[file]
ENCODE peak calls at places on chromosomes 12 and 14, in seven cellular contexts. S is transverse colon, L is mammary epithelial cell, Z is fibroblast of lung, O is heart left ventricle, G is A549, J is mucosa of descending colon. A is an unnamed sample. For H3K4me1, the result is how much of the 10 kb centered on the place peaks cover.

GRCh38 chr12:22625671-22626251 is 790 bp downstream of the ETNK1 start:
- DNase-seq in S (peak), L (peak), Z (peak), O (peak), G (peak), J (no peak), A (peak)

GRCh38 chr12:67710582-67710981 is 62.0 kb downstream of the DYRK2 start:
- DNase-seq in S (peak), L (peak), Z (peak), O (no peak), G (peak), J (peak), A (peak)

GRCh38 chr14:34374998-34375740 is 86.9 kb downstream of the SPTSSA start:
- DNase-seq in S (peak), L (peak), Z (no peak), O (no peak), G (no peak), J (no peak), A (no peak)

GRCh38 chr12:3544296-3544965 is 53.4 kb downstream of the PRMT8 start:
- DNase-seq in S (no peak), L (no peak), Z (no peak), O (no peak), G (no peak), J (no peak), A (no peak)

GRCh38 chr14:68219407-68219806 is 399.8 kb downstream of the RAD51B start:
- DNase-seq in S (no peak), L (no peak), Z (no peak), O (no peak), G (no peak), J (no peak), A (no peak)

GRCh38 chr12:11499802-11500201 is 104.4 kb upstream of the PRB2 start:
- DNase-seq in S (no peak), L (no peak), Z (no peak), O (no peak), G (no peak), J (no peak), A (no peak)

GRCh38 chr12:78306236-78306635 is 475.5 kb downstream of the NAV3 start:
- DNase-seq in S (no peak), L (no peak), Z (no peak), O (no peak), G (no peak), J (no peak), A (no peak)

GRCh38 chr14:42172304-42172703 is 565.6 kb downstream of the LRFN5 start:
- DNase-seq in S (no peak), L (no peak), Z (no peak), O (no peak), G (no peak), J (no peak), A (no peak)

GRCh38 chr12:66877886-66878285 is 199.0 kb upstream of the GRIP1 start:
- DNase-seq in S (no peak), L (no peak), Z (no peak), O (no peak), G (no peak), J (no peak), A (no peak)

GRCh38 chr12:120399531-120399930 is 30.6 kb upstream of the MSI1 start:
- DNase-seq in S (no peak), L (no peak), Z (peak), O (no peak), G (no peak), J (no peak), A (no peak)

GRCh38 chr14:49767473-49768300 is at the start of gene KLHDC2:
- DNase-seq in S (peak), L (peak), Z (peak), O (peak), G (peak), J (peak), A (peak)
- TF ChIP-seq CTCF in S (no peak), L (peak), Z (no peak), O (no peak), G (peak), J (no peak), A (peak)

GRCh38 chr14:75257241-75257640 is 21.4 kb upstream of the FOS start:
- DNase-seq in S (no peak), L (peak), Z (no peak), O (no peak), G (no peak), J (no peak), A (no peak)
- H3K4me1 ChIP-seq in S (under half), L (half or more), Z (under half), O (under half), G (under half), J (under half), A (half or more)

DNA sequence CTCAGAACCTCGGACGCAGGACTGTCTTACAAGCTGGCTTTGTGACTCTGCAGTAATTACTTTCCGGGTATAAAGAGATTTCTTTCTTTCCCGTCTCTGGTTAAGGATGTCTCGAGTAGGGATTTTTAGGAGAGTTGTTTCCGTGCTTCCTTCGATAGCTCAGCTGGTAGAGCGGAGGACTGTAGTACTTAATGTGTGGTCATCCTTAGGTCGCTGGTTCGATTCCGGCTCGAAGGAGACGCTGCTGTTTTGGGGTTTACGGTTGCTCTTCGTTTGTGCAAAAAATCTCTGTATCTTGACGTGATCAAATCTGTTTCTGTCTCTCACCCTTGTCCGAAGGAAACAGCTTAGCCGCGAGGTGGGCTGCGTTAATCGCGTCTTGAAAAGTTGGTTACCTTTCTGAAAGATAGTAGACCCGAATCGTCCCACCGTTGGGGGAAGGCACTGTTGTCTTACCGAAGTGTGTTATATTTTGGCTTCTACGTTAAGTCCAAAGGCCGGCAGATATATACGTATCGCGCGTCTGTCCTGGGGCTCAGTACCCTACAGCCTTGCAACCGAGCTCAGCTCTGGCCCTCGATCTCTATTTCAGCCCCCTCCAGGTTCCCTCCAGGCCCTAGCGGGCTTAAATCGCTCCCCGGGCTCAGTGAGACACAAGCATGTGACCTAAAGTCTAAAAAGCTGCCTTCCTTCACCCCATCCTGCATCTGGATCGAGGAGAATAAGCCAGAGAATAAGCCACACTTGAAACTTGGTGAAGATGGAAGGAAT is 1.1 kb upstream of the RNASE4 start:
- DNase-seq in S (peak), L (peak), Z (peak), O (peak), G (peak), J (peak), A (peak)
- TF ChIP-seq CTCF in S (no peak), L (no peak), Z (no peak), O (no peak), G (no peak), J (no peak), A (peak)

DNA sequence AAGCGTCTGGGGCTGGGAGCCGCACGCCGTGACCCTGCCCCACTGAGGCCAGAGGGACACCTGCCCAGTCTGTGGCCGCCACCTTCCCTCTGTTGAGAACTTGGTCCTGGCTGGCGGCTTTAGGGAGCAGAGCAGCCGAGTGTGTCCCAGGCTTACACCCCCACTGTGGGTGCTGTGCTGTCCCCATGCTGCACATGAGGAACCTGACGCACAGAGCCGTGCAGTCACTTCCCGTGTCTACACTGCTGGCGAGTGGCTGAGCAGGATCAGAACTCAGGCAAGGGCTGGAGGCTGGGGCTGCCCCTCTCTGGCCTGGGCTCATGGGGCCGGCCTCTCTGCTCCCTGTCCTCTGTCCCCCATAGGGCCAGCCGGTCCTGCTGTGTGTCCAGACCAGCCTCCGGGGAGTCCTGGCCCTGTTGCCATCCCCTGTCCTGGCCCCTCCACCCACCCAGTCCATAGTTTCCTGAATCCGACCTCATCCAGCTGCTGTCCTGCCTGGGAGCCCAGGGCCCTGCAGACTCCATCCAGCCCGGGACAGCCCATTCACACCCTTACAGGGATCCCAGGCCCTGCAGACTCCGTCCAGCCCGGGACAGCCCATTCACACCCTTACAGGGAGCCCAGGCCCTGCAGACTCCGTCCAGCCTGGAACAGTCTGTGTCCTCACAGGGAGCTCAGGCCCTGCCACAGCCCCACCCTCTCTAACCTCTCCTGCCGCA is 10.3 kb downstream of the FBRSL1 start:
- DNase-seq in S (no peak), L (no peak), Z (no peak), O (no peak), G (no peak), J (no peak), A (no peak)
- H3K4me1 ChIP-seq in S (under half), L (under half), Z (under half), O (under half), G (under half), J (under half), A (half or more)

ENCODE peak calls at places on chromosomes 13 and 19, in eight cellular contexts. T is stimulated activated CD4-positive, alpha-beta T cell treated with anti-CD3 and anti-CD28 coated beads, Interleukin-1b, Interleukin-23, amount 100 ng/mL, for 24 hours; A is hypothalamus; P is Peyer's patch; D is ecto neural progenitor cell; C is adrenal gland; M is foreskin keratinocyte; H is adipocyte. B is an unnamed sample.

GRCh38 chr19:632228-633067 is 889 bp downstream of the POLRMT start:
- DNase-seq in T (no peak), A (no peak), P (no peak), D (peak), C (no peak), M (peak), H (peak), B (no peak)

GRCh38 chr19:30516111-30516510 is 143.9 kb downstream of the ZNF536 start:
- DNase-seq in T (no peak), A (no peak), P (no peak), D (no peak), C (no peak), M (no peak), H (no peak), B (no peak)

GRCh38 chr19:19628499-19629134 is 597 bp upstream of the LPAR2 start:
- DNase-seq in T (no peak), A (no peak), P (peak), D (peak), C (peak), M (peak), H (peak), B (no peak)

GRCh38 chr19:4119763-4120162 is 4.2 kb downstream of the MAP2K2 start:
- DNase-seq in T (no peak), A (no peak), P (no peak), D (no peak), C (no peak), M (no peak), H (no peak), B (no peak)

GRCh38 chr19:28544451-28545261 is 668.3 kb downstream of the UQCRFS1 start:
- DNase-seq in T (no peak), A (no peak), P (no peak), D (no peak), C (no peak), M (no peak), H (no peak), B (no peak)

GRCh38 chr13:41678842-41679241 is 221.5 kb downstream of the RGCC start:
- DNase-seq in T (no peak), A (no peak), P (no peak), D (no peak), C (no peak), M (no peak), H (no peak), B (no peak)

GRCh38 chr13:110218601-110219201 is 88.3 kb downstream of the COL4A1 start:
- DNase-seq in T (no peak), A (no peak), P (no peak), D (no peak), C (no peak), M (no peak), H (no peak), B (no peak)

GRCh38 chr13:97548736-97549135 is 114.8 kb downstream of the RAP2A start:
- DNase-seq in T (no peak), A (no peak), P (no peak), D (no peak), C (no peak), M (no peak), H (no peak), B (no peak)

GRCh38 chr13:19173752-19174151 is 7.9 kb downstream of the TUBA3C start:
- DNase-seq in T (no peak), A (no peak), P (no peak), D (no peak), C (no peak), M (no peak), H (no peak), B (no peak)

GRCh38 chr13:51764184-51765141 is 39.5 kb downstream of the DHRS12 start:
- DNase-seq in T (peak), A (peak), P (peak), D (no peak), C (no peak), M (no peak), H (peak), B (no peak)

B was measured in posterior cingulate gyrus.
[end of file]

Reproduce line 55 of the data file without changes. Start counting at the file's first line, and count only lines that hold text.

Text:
B was measured in posterior cingulate gyrus.